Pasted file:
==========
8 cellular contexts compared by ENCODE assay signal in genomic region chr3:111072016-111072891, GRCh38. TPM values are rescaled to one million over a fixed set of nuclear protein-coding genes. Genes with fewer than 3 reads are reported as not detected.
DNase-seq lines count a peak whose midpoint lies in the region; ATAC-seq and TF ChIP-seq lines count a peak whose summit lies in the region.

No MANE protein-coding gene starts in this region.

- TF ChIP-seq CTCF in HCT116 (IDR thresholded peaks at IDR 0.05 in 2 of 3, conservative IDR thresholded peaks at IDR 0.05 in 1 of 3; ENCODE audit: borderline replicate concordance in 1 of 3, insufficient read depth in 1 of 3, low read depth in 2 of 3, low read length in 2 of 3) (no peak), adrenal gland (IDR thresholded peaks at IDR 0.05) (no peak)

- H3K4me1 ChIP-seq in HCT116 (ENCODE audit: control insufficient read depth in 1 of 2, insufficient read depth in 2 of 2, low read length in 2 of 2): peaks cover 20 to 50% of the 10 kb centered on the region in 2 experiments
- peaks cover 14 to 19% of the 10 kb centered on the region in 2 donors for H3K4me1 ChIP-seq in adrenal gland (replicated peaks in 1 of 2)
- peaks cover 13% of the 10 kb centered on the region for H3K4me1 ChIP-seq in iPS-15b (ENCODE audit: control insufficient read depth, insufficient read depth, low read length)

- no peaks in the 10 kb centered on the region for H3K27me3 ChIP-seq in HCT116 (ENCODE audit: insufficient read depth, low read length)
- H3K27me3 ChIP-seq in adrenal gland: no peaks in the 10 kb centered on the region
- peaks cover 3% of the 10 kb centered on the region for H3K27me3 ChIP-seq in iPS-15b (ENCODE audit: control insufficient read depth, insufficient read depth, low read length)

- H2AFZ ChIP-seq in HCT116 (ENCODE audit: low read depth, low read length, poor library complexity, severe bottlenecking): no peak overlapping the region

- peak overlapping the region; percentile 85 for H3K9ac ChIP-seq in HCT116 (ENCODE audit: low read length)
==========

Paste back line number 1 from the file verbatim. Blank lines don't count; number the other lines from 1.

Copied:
8 cellular contexts compared by ENCODE assay signal in genomic region chr3:111072016-111072891, GRCh38. TPM values are rescaled to one million over a fixed set of nuclear protein-coding genes. Genes with fewer than 3 reads are reported as not detected.